1 tsp salt

In yet another other other bowl put:

1 egg
4 egg yolks
½ cup cream

Blend well.

Now, blend the eggy mixture into the creamed sugar and butter, about ¼ of the whole at a time. When the eggy mix is all mixed in to the creamed butter and sugar start adding the flour/salt mixture, a little bit at a time, until it’s all mixed in.

Add a nice raw Wellfleet oyster. [No, don’t do that, I was merely testing to see if you’re paying attention.]

Go back to the soaked breadcrumbs. Add the soaked breadcrumbs to the fruit mixture (remember that, from the beginning?) and stir until well blended.

Then, to the fruity-breadcrumb mixture add the eggs/cream/sugar/butter/flour batter, just a little at a time, stirring until well blended.

If the mixture is too dry, add lemon juice or cream. If too wet, add more sugar or more flour.

You should have created a kind of lumpy clumpy thing you can shape into a Christmas Pudding Cannonball (see illustration).

Wearing rubber gloves (if you have them), rinse your large square of calico in hot water.

The Center for Change

Constance Wilkinson, LMHC, MFA

mindfulness-based, solution-focused
expressive arts--EMDR--clinical hypnosis

Brewster, MA

Place it on a wooden cutting board, put about a half-cup of flour in the center, and rub flour around lightly to make a thin layer. Quickly, dump your pudding mixture into the center. Gather up the ends to make a ball. Tie the ends together with string.

Make sure there is NO air left at the top! Wind the string around the top tightly and make a strong loop from which the cannonball can be hung.

Boil water in a huge tall pot. Actually, you should do this earlier in the piece. Read directions to the end before even starting to shop. Find a broomstick. Stick the broomstick (or long wooden spoon) through the loop you’ve made and carefully lower the pudding cannonball into the water, making sure it doesn’t overflow and create havoc.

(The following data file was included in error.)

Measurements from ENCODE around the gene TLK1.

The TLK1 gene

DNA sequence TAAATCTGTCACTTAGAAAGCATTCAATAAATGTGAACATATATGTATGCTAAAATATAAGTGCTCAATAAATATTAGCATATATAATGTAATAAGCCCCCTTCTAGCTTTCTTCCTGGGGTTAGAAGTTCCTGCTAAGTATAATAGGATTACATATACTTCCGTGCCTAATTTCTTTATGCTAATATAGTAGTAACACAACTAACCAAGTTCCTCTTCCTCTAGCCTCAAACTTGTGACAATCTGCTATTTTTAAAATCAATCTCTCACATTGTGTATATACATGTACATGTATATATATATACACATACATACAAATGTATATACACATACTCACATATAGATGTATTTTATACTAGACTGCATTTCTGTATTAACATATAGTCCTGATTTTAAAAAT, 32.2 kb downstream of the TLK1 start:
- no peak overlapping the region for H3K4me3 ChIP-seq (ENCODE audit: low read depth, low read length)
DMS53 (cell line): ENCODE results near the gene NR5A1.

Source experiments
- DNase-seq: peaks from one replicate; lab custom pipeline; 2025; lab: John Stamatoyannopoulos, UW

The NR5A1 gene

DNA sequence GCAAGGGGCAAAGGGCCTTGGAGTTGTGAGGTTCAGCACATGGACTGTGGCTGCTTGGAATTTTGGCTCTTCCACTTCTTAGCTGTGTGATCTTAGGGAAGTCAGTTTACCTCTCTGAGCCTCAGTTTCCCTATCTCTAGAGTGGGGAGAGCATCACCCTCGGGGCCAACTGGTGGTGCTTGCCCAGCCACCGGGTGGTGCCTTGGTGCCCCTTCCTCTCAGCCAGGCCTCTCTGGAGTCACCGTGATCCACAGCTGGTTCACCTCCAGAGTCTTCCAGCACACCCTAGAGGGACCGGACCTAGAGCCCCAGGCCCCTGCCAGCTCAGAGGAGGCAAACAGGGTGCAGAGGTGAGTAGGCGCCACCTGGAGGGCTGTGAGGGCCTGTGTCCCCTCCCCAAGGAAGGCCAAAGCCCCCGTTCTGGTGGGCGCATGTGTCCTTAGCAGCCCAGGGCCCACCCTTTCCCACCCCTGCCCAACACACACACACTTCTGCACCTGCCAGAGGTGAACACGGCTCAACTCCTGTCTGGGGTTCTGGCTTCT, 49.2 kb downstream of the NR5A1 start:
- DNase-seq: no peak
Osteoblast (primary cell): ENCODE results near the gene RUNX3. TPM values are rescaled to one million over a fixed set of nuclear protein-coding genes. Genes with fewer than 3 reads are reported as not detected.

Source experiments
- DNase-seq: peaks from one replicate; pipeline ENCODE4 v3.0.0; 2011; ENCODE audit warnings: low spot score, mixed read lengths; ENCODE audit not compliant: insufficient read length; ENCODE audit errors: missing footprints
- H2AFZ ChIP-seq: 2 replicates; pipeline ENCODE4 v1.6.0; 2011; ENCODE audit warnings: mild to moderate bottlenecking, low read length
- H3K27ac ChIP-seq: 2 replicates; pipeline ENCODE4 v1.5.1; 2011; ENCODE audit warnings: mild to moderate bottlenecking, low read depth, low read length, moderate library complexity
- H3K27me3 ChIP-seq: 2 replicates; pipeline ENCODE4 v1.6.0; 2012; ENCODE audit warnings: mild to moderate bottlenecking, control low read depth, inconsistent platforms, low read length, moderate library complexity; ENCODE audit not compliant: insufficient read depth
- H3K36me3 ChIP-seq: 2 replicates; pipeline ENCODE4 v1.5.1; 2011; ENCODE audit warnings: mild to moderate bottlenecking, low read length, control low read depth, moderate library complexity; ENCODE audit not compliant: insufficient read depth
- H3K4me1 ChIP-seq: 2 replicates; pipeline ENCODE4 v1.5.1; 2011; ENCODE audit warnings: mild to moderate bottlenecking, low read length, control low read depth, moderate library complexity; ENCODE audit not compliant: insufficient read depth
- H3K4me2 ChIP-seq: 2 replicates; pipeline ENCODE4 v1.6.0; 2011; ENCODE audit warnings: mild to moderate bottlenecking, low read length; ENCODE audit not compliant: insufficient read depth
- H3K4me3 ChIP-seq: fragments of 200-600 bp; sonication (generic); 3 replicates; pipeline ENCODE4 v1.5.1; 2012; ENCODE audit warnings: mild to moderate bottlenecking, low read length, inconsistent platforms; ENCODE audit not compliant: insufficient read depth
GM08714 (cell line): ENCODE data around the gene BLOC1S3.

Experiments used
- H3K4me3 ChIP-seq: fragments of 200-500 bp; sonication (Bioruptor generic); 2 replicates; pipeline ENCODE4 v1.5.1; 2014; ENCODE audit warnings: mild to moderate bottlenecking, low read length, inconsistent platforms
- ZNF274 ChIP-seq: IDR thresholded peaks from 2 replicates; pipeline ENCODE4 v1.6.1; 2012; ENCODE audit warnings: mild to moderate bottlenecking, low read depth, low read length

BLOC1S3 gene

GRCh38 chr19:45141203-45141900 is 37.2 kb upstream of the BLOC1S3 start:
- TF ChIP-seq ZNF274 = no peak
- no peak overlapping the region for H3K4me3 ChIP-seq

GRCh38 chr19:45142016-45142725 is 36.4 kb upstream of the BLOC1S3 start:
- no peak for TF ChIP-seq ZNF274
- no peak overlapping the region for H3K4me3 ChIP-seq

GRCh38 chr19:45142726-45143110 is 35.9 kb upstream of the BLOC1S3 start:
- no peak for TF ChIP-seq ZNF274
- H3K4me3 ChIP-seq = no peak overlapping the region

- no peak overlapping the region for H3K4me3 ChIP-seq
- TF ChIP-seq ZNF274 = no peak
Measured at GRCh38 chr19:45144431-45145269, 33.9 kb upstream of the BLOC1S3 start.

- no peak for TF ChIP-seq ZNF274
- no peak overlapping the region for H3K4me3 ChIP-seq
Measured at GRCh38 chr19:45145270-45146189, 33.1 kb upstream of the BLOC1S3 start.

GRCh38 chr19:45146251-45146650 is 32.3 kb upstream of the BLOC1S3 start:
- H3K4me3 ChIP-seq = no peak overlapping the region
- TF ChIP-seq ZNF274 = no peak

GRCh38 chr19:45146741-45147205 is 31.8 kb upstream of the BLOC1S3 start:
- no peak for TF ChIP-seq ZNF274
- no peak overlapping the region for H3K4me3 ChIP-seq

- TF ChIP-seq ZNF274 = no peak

Boil the cannonball for about 4½ hours. As water boils away, refresh the water with more boiling water. Don’t add anything except boiling water.

After 4½ hours, CAREFULLY remove the cannonball, using broomstick or long wooden spoon. Carry it to the sink but don’t put it down. Find a way to let it hang over the sink or over a bucket, just let it drip. Create a place where it can happily hang for a few months or weeks and let it hang. We use our garage, which works fine for New England. Dunno what might happen in a humid climate; don’t even want to think about it.

Alternatively, you could steam it instead of boiling it.

After months or weeks of hanging and drying, when you are ready to serve it, immerse the cannonball once again in boiling water, hanging it from a wooden spoon or something so it does not touch the bottom of the pot. (Or steam it). Heat it up for an hour or so. Remove from pot and let it drip a bit over the sink before unwrapping it.

Serve hot with brandy butter or custard.

That’s all there is to it!

Enjoy your holidays!

Constance Wilkinson, LMHC, MFA is a licensed psychotherapist who uses a mindfulness-based, solution-focused approach to help reduce symptoms of dysregulation, as well as to develop clients' personal goals and strategies to achieve them. She is trained in EMDR, clinical hypnosis, EFT, and expressive arts.

She has an MFA from Sarah Lawrence College in creative writing and an MA in clinical mental health counseling psychology from Lesley University. Since 1978, Ms Wilkinson has been practicing meditation and studying with distinguished Tibetan Buddhist refugee teachers in the United States, India, Nepal, and Tibet.

Constance Wilkinson can be reached at 508-648-8105